My dahlias are falling over. Do dahlias always need to be staked and if so, how would you recommend doing it? The previous owner planted several dahlia bushes that come back each year and the tall bud-stems keep falling over. It seems strange that in nature a flower would always grow too heavy for it's stem. Am I doing something wrong?
JLS from Olympia, WA
Many of the taller varieties of dahlias do end up needing some sort of support to prevent the heavy flower heads from flopping over. As others have mentioned here, these are not the same dahlias originally designed by nature (native to Mexico). Instead, many of today's modern varieties have been selectively bred to produce large, showy flowers. We can only hope that the stems catch up soon.
Many gardeners use tomato cages or wooden stakes to support dahlias. Personally, I prefer tomato cages. They provide "all over" support and as the dahlias grow, the foliage easily hides the cage. The real secret to staking is to get the supports in place as soon as possible after planting.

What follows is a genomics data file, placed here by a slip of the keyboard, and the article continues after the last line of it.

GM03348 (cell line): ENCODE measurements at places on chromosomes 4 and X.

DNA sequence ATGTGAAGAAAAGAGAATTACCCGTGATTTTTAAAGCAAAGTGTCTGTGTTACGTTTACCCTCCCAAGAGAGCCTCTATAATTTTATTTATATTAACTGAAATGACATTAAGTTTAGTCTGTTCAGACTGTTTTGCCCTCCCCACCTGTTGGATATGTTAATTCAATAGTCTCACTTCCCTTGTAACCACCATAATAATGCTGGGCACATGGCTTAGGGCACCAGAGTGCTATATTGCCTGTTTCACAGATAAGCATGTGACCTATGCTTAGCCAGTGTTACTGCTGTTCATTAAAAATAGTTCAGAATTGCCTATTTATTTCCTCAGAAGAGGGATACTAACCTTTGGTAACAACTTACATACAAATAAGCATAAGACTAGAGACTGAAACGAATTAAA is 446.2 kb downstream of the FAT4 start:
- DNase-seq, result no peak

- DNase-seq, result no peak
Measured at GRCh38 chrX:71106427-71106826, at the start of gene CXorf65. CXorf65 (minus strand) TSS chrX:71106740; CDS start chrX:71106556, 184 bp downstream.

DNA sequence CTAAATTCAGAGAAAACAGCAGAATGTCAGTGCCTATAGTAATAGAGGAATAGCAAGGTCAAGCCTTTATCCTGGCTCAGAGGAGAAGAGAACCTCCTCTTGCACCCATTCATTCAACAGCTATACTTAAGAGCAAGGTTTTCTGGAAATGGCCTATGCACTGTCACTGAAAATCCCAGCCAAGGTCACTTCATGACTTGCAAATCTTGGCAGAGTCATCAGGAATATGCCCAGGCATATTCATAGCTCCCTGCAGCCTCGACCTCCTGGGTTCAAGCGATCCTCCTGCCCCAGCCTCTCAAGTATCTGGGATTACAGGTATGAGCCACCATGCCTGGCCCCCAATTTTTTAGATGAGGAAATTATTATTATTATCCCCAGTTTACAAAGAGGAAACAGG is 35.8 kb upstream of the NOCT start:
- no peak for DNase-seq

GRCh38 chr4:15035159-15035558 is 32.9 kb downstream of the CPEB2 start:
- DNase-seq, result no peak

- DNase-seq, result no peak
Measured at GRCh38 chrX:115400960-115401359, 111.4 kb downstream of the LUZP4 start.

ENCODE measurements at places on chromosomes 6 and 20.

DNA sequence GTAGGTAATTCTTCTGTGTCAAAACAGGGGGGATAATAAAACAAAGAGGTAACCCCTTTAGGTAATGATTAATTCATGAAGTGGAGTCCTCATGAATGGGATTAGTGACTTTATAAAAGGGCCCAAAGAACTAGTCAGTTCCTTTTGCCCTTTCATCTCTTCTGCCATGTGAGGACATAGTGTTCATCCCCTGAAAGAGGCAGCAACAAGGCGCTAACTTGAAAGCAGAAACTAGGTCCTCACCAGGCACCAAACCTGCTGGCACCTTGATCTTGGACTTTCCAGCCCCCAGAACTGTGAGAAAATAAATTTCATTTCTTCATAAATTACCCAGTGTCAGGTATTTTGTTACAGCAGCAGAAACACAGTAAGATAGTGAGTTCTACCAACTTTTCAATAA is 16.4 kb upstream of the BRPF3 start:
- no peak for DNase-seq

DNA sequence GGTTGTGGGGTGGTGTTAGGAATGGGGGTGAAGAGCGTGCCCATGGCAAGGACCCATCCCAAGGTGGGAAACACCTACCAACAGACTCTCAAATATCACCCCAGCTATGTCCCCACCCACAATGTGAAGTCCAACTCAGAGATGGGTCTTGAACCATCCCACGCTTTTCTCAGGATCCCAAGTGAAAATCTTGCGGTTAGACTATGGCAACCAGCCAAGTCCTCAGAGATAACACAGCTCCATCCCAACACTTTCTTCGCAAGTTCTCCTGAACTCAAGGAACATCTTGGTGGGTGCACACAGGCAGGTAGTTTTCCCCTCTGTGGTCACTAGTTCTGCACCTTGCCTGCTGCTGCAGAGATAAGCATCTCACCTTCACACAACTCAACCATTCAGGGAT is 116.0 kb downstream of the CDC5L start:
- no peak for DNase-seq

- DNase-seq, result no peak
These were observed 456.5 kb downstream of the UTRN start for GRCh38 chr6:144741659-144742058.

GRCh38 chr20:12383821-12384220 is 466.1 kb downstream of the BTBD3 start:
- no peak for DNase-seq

Here is a link to a "no stake, no tie" system for supporting Dahlias using tomato cages. This system will work great on a variety of flowers that require extra support. I really like the way he uses the bottom tines as stakes to anchor the cage-no more bending the bottoms of your tomato cages. They always seems too tall for most flowers anyway. Good luck!
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Very tall dahlias, especially with big heads, need to be staked. These do make beautiful cut flowers!
They don't need to be, but then the flowers grow up from the branches that have gone to the ground. I put a tomato wire around mine each year just as they start to show and make sure the branches stay in the middle. Dahlias have been hybrid to have larger flowers, the wild original ones were probably not so big. I have a yellow and pink one that is "dinner plate" size:P
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